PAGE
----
Experts have found a new phishing campaign that has been targeting people who use Google Translate. Security expert Larry Cashdollar from Akamai’s Security Intelligence Response Team (SIRT), tweeted about the research on Tuesday.
Finally, I get to collaborate with @SteveD3 on some research -> Phishing Attacks Against Facebook / Google via Google Translate – Akamai Security Intelligence and Threat Research Blog https://t.co/0oif3jBKOa
— Larry W. Cashdollar (@_larry0) February 5, 2019
The targets of this phishing campaign are both Facebook and Google accounts. The use of the Google Translate app allows hackers to use a fake phishing page from a Google domain.
When Google Translate is used, an email is sent from what appears to be Google, telling users their account was accessed from a new Windows device.
On the email, is a button for the user to ‘Consult the Activity’ to find out more information about the threat. If the user clicks on the link, it will take them to another page asking for their Google login.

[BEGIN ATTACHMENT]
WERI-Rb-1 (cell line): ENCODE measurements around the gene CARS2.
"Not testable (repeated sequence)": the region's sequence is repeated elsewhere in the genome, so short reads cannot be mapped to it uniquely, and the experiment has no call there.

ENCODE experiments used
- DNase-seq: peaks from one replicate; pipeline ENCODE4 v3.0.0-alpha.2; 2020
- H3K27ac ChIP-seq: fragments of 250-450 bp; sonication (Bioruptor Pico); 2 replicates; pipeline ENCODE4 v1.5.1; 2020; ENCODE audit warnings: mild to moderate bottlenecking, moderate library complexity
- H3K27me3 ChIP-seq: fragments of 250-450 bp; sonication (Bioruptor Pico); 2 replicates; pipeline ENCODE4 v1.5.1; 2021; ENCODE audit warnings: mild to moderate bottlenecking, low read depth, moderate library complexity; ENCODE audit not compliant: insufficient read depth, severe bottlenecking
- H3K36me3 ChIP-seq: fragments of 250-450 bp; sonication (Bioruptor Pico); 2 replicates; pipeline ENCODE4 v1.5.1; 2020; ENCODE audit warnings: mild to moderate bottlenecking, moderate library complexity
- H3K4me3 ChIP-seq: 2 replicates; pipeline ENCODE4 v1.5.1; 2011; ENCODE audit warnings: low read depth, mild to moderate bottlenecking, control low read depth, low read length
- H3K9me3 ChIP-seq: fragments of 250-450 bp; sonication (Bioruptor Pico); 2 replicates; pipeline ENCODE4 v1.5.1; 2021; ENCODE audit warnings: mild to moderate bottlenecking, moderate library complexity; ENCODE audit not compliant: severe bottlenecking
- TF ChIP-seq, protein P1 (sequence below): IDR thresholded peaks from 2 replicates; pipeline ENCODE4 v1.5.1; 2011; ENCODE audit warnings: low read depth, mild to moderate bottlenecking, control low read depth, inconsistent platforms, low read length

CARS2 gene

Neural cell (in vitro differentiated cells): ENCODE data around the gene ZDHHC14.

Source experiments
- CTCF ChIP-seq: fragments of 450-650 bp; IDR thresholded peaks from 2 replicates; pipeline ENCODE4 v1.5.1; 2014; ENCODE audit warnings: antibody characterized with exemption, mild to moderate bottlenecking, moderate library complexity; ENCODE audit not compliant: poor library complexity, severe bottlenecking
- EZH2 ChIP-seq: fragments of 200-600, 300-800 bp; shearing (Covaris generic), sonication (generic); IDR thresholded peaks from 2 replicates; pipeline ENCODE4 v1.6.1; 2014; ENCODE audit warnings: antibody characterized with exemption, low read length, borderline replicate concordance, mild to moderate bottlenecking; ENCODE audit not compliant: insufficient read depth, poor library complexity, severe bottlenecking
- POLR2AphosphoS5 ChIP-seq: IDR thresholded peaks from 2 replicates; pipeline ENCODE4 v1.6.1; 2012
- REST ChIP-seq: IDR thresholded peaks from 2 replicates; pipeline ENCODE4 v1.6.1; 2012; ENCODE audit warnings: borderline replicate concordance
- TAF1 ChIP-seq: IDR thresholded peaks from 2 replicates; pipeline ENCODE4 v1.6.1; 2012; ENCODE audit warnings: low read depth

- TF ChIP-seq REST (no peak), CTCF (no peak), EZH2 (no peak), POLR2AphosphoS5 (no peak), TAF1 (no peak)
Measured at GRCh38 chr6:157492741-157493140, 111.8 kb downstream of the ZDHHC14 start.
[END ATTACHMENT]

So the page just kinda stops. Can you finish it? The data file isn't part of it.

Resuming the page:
If the user adds their login details, the page will then send them to the attackers via email. The hackers then use these credentials to launch a second phishing attack on the users Facebook account.
Easily Detected on Desktop
If the message is accessed via a web browser on a desktop machine, then the user can easily see the Google Translate toolbar. This will make it easier for the user to see that this isn’t a genuine login page. Users on mobile devices are not so fortunate, because it isn’t as easy to see where the page originates.
It has also been noted that the login page is an older version of the one Google now uses.
Cashdollar concluded that: “Some phishing attacks are more sophisticated than others. In this case, the attack was easily spotted the moment I checked the message on my computer in addition to seeing it on my mobile device. However, other, more clever attacks fool thousands of people daily, even IT and Security professionals.”
He goes on to say that “The best defence is a good offence” and that it’s important to check these messages carefully.
Latest posts by Steven Daws (see all)
- Another Commercial WordPress Plugin Gets Exploited - February 17, 2019
- A Further 127 Million User Records Found For Sale on The Dark Web - February 15, 2019
- Google Play Store Malicious App Detection Up By Over 50% - February 14, 2019